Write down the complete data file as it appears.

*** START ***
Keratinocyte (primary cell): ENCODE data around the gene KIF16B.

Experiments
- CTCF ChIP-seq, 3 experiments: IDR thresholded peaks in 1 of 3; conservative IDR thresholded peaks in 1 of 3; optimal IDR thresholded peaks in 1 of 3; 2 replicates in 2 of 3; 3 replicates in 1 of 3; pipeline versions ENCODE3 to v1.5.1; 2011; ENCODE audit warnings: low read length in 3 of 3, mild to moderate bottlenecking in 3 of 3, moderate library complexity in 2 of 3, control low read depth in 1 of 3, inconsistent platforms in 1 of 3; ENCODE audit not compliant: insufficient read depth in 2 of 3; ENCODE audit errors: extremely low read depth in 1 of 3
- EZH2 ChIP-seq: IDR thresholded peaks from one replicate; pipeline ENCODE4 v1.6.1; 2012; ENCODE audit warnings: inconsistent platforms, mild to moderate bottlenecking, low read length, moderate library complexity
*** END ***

Keratinocyte (primary cell): ENCODE data around the gene KIF16B.

Experiments
- CTCF ChIP-seq, 3 experiments: IDR thresholded peaks in 1 of 3; conservative IDR thresholded peaks in 1 of 3; optimal IDR thresholded peaks in 1 of 3; 2 replicates in 2 of 3; 3 replicates in 1 of 3; pipeline versions ENCODE3 to v1.5.1; 2011; ENCODE audit warnings: low read length in 3 of 3, mild to moderate bottlenecking in 3 of 3, moderate library complexity in 2 of 3, control low read depth in 1 of 3, inconsistent platforms in 1 of 3; ENCODE audit not compliant: insufficient read depth in 2 of 3; ENCODE audit errors: extremely low read depth in 1 of 3
- EZH2 ChIP-seq: IDR thresholded peaks from one replicate; pipeline ENCODE4 v1.6.1; 2012; ENCODE audit warnings: inconsistent platforms, mild to moderate bottlenecking, low read length, moderate library complexity